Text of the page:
Myths? We don't need no stinkin' myths!
We can boil down the five myths Google wanted to dispel into one simple sentence: YouTube videos are short and low-quality, and there's no way Google is making any money off of them.
All of that makes intuitive sense, of course. The average YouTube user can only upload clips no more than10 minutes long, mostly of cute babies and crazy teenage stunts. What advertiser wants their name attached to some grainy three-minute clip that has nothing to do with their product? And the minority of YouTube videos that don't fall into that category are copyright-breaking rips from TV shows, unauthorized music videos, and other non-commercial abominations. Right?
Not so fast, amigo
While short, user-submitted videos form the bulk of YouTube's content library, there's plenty of commercial fare, too. Major music labels from Sony
Premium partners also get to break those limiting 10-minute and 2-gigabyte upload restrictions, so there are plenty of full-length movies to peruse. Most may be indie flicks, but big-time names like Lions Gate Entertainment
There will be blood
And where there is content, there will be advertising. According to Google's myth-busting post, "over 70% of Ad Age Top 100 advertisers" ran ad campaigns on the site last year. Just a couple of clicks around the site reveal ongoing banner ads for 3M's
Meanwhile, the company is figuring out how to squeeze money from this popular asset. The "oft-cited statistic" that only 3% to 5% of the YouTube site is monetized is "old and wrong." Google says that "we are now helping partners generate revenue from hundreds of millions of video views in the U.S. every week (and billions worldwide), more than any other video site has total views. Monetized views have more than tripled in the past year." And moreover, the company states unequivocally that more views is good news for the bottom line, not bad.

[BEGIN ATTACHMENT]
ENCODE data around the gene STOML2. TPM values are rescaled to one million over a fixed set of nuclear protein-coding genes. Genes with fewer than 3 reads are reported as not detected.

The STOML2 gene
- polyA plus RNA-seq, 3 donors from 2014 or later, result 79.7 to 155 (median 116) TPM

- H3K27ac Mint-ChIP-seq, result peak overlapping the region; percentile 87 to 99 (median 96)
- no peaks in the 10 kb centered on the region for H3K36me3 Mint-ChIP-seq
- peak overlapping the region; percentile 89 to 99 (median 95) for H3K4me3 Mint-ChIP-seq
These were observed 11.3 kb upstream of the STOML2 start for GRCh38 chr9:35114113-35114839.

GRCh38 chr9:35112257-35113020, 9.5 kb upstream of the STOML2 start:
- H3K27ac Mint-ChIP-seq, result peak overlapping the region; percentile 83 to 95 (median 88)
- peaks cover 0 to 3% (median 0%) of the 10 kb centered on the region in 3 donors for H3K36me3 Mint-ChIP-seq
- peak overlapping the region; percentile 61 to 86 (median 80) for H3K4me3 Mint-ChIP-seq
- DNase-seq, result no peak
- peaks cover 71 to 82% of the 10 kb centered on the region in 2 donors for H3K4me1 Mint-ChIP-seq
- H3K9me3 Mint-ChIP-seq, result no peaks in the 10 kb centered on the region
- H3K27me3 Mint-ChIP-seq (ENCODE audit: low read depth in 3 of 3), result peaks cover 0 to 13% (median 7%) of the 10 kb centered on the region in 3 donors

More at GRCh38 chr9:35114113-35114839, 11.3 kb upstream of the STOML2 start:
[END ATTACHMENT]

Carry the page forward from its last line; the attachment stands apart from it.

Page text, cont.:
In other words, Google is running ads on quite enough of its videos to put a dent in the bandwidth bills. If increased traffic means more money, then the advertising revenue must outpace the variable costs like bandwidth, electricity, and license bills that keep the content flowing. It's only a matter of time before the torrential volume lets these operating profits rise above the fixed costs of staffing and facilities -- if that hasn't happened already.
The Foolish course of action
So the next time you hear someone making fun of Google paying $1.45 billion for a money pit, you can feel secure in the knowledge that it's old hat. I can think of several acquisitions that made less sense and worked out worse for the buyer than YouTube has for Google. Google has a business plan here, and I wouldn't be surprised to see Big G breaking out YouTube's revenue and operating results within the next couple of years.
When you put the best advertising platform on the Web together with the highest-traffic site anywhere, it's only a matter of time before the cash starts percolating. Now we have some evidence straight from the horse's mouth. Feel free to invest accordingly, before the rest of the market catches on.
Further Googly Foolishness:
Fool contributor Anders Bylund owns shares in Google, but he holds no other position in any of the companies discussed here. You can check out Anders' holdings or a concise bio if you like. The Motley Fool is investors writing for investors.